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Emigration & farewells

Isle of beauty fare-thee-well

(49) Isle of beauty fare-thee-well

[NLS note: a graphic appears here - see image of page]


Shades of evening close not o'er us,
Leave our lonely bark awhile,
Morn alas ! will not restore us,
Yonder dim and distant Isle ;
Though my fancy can discover,
Sunny spots where friends may dwell.
Darker shadows round us hover,
Isle of beauty—fare-thee-well.

'Tis the hour when happy faces
Smile around the taper's light,
Who will fill our vacant places ?
Who will sing our songs to night ?
Through the mist that floats above us,
Faintly sounds the vesper bell,
Like a voice from those who love us,
Breathing fondly—fare-thee-well.

When the waves are round me breaking,
As I pace the deck along,
And my eye in vain is seeking,
Some green leaf to rest upon ;
What would I not give to wander,
Where my old companions dwell,
Absence makes the heart grow fonder,
Isle of beauty—fare-thee-well.


Over the sunny hills I stray,
Tuning many a rustic lay,
And sometimes in the shadow'd vales
I sing of love and battle tales ;
Merrily thus I spend my life,
Tho' poor, my breast is free from strife,
The blithe Old Harper call'd am I,
In the Welsh vales 'mid mountains high.

Sometimes before a castle gate,
In song, a battle I relate ;
Or how a lord in shepherd's guise,
Found favour in a maiden's eyes ;
With rich and poor, a welcome guest.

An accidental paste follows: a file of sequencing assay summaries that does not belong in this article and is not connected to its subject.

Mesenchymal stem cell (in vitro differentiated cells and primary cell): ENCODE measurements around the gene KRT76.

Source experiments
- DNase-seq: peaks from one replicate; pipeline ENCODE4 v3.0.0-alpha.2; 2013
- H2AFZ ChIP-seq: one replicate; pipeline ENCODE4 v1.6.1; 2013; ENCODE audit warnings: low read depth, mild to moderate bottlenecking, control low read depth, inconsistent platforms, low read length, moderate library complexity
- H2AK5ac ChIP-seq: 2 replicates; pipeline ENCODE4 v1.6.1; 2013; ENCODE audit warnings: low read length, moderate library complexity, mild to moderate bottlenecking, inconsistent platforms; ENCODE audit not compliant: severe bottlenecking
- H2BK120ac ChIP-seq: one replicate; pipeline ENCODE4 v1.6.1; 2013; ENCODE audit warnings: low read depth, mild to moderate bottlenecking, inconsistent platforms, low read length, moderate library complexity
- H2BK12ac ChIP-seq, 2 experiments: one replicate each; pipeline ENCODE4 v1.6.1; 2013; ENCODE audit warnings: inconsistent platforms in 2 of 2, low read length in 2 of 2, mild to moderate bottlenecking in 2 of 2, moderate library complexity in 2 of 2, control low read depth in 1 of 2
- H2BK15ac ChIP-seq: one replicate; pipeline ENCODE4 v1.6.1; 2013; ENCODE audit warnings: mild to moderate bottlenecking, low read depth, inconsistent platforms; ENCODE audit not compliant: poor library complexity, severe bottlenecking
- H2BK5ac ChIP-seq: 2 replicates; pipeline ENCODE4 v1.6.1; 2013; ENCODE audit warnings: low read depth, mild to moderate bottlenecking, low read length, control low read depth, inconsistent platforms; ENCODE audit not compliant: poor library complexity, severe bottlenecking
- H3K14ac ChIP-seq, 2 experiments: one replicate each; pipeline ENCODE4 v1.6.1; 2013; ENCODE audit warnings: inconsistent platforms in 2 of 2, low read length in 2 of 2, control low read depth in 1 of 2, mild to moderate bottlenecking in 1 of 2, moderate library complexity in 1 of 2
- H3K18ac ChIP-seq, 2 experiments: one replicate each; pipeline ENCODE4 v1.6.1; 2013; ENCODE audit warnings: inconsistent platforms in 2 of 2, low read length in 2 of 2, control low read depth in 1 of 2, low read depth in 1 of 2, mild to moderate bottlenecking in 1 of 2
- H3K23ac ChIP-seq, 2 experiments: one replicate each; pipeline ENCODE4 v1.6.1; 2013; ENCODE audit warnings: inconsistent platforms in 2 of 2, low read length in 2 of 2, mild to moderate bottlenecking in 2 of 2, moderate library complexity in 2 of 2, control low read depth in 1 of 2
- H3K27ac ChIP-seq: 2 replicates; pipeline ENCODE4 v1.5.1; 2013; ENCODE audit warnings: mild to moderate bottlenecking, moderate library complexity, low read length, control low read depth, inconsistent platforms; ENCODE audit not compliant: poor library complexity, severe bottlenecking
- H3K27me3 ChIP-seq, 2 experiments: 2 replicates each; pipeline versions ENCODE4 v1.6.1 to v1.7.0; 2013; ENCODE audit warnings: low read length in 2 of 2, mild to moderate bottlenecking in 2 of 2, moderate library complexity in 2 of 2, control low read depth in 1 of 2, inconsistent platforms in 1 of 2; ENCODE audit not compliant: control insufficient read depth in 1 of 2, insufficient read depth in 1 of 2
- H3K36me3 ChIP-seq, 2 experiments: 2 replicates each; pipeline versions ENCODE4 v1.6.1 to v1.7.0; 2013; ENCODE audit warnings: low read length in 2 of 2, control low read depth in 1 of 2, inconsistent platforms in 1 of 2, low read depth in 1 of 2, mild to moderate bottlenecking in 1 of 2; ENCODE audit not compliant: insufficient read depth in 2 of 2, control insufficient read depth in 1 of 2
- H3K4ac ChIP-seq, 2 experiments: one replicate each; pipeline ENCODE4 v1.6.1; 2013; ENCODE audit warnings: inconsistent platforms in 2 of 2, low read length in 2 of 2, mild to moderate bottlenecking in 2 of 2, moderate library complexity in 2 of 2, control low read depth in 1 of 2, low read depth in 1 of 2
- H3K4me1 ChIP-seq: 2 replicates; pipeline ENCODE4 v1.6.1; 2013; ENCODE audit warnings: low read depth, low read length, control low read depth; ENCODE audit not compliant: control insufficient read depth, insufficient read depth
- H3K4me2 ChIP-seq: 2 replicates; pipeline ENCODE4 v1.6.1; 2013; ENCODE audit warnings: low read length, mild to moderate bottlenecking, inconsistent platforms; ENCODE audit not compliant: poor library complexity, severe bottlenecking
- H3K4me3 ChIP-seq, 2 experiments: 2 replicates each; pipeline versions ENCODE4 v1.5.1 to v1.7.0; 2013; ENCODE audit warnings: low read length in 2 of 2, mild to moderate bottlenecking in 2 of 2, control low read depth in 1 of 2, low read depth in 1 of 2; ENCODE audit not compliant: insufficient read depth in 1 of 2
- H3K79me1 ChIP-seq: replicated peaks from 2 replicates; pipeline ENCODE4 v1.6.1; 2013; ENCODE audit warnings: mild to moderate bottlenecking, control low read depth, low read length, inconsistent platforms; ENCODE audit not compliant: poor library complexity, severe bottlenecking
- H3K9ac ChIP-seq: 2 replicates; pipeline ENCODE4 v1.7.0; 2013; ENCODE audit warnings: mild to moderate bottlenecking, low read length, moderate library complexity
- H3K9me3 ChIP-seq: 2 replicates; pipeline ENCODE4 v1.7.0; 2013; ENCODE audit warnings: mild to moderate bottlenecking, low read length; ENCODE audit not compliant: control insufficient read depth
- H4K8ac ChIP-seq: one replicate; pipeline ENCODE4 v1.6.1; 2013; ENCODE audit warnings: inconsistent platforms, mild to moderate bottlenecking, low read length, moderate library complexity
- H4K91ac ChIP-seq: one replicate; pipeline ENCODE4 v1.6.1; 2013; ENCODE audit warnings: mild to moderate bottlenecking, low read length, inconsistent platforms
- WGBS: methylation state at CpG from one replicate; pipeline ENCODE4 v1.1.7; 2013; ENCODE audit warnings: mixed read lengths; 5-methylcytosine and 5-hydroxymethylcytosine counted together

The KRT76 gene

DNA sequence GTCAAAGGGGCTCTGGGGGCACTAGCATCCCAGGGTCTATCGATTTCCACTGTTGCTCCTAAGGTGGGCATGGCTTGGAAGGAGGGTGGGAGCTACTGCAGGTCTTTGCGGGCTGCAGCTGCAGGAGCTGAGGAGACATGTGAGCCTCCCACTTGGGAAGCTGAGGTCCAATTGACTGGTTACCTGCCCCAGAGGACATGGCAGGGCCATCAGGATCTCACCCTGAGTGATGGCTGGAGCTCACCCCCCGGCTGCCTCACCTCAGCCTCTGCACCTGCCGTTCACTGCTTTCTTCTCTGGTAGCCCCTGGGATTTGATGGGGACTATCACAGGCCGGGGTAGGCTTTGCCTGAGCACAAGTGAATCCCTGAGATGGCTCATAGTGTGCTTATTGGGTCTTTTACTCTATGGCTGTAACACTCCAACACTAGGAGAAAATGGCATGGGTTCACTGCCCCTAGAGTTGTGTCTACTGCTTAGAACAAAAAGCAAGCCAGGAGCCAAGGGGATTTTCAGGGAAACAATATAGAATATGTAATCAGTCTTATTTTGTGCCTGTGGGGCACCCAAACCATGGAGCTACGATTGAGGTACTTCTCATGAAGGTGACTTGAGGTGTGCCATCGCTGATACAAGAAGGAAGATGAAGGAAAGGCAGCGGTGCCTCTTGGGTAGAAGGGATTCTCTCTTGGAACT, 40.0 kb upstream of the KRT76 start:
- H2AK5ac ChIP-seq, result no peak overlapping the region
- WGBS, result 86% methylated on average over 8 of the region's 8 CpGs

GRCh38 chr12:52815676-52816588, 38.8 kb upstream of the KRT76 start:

Nor cares intrude upon my breast;
The blithe Old Harper call'd am I,
In the Welsh vales 'mid mountains high.

When Sol illumines die western sky,
And evening zephrys softly sigh ;
Oft times in village green I play,
While round me dance the rustics gay,
And oft when veil'd by sable night,
The wand'ring shepherds I delight ;
The blithe Old Harper call'd am I,
In die Welsh vales 'mid mountains high.

             FESTIVE SCENE.

Yes, I will leave the festive scene,
The gay and courtly throng,
To wander thro' the forests green,
And listen to thy song.
The waters like a mirror seem
For every beaming star ;
Then haste to yonder silent stream,
And strike the light guitar.
Then haste, &c.

And when thou tell'st of one, whose tears
Were shed for her true knight,
Bethink thee of thy maiden's fears,
When thou wert in the fight ;
Nor longer brave the battle plain,
Nor roam from me afar,
But sing hope's long forgotten strain,
And strike the light guitar.
But sing, &c.

George Walker, Jun., Printer, Sadler-Street, Durham.

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